TWIN FALLS — After the Twin Falls Fire Department began to offer emergency medical services in 2017, its annual call volume increased from 1,400 to 5,400.
“Twin Falls was probably one of the last major cities in Idaho that was not doing EMS,” said Fire Chief Les Kenworthy, who joined the department after it started those responses.
But in some ways, they weren’t as prepared as they could have been. Communication between the fire department and Magic Valley Paramedics is handled between two dispatch centers. The fire department sends three to four personnel out to each medical call, often in a full-sized fire engine. And sometimes, paramedics are spread thin between multiple counties and can’t get there right away.
“It’s very problematic on many occasions,” Kenworthy said. “There are several issues with our EMS system.”
The fire chief, among others, would like to see those things improve for residents and for the departments. Which is why on Monday, he’s asking the City Council to use contingency funds to help hire a consultant firm.
“We want this company to be looking at from the point the call comes in … to, in some cases, once (the patient) come out the hospital door,” Kenworthy said.
Ultimately, by getting some outside help, he hopes to better coordinate EMS between the city, Magic Valley Paramedics and Twin Falls and Jerome counties. This, in turn, should help improve response times and “come up with the best, most efficient system we can provide with the resources we have.”
The Council will be asked to use $7,653.50 in contingency funds and partner with Twin Falls County and Jerome County to hire the firm. The firm would evaluate opportunities for regional cooperation with EMS system design and operational changes.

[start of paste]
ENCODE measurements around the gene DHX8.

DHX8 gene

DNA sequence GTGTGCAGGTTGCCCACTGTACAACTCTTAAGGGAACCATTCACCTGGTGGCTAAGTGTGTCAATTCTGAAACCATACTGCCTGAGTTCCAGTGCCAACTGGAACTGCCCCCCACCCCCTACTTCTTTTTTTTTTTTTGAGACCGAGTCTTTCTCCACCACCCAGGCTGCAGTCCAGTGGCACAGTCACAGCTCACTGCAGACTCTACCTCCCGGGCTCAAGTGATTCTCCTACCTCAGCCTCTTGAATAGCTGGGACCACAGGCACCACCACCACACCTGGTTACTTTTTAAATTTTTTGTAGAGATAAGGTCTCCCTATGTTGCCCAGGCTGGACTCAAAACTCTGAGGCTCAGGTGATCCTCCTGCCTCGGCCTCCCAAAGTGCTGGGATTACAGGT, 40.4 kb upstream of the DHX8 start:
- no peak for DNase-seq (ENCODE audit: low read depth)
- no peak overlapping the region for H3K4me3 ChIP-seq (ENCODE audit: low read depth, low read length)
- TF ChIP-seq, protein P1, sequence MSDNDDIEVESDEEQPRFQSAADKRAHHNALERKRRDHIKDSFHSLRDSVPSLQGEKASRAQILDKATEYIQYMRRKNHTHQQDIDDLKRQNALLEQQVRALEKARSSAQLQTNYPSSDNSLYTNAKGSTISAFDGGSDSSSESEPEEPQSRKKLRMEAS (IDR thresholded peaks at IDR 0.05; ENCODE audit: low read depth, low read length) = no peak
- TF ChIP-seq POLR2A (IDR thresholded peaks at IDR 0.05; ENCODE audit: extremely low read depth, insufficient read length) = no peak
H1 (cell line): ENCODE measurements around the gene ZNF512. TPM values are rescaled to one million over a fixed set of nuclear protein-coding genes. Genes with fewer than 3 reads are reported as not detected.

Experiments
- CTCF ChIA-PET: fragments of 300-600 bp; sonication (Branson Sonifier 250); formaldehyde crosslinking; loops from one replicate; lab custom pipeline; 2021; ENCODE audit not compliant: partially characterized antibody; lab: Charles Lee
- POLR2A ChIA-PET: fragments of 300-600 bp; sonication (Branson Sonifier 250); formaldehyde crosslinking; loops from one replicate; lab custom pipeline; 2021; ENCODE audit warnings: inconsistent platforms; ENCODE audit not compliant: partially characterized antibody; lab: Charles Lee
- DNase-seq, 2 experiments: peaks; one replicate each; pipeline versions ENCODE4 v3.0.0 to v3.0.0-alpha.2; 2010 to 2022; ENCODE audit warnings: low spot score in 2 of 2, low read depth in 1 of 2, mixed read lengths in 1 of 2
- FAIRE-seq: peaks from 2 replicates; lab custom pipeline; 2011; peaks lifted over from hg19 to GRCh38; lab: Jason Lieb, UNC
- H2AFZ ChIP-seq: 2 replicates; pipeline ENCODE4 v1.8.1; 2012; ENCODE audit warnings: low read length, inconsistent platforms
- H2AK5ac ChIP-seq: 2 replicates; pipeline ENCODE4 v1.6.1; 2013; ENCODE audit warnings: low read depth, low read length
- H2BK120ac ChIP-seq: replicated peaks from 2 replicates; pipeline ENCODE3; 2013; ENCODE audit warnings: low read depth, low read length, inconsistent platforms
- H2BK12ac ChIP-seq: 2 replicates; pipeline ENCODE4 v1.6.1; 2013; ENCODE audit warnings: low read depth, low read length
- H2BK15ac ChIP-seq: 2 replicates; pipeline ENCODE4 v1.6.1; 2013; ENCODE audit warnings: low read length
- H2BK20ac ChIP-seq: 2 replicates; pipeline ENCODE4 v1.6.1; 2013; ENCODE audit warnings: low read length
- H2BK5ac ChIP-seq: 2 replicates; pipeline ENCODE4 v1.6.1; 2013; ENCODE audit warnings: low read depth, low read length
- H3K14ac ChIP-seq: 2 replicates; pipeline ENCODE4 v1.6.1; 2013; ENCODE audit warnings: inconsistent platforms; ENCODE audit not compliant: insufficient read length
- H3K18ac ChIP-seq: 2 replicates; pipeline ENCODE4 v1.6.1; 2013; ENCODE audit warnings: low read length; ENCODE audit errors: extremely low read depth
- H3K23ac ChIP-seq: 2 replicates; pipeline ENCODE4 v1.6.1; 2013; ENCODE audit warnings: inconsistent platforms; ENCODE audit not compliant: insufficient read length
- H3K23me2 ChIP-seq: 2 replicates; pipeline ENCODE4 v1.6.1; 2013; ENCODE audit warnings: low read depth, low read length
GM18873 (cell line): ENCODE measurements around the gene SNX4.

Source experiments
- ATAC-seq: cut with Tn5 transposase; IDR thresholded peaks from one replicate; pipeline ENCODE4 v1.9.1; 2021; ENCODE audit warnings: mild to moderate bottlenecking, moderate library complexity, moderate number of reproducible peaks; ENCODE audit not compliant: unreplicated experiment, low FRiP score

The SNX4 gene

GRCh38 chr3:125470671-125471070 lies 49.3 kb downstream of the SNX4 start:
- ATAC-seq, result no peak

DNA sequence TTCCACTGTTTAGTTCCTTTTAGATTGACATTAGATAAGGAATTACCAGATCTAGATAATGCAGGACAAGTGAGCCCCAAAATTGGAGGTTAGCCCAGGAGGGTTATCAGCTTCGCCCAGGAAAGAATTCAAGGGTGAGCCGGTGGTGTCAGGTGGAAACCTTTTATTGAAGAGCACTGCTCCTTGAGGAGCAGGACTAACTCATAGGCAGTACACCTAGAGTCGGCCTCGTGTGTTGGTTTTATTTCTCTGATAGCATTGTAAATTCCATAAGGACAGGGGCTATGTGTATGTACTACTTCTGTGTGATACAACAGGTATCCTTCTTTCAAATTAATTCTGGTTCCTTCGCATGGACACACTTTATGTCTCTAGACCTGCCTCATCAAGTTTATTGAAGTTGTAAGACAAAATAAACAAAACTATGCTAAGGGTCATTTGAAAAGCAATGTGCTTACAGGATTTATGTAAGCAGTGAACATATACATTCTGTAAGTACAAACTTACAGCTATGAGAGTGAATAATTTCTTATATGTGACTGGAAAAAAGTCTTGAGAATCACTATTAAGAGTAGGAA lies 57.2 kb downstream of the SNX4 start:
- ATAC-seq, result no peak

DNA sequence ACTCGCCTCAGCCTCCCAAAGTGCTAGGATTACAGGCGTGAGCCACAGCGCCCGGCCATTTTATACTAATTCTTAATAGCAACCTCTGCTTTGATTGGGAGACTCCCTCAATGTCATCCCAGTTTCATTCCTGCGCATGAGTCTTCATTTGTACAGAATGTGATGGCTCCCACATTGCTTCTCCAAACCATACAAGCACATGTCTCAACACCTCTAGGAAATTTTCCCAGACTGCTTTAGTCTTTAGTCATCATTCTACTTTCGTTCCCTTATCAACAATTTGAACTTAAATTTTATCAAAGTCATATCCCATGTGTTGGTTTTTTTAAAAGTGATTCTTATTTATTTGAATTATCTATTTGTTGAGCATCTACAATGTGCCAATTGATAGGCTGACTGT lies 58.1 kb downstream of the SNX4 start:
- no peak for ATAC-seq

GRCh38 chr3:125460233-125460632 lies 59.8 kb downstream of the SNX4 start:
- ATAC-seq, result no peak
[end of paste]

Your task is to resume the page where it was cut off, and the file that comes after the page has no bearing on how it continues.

Meanwhile, Kenworthy said he is looking into possibly getting an ambulance for the fire department as a “quick response unit” that would be able to transport patients if needed. It would also save fuel and wear and tear on fire trucks while requiring only two people to staff it.
The City Council meets at 5 p.m. Monday in Council Chambers at City Hall, 203 Main Ave. E.
Also at the meeting, the city will consider a project to improve safety for students walking to and from I.B. Perrine Elementary and Robert Stuart Middle schools. The City Council may authorize the mayor to sign a program agreement form for its 2019 Children Pedestrian Safety Program application. If approved, Twin Falls would ask the state for $248,500 to construct 1,200 feet of sidewalk on the north side of Caswell Avenue West from Sparks Street North to Washington Street North.
The money would come from surplus funds from the state and, if awarded, would need to be completed by late fall or early winter of 2019, City Engineer Jackie Fields said in her report. The city of Twin Falls would have to design, bid and administer the project’s construction.
Fields said a pedestrian crossing signal will be placed on Washington Street North at Caswell Avenue this year.
Also at Monday’s meeting:
- The mayor will read a proclamation declaring December 2018 as Veterans Suicide Awareness Month in the city of Twin Falls
- The Council will consider a request to approve a contract between the city of Twin Falls and the Twin Falls Rural Fire District from Oct. 1, 2018, to Sept. 30, 2020
- The Council may approve changes to the Municipal Powers Outsource Grant process
- The Council will adjourn into executive sessions for the purposes of considering the evaluation, dismissal or disciplining of — or to hear complaints or charges brought against — a public officer, employee, staff member or individual agent; and to communicate with legal counsel for the public agency to discuss the legal ramifications of and legal options for pending litigation or controversies not yet being litigated but imminently likely to be litigated.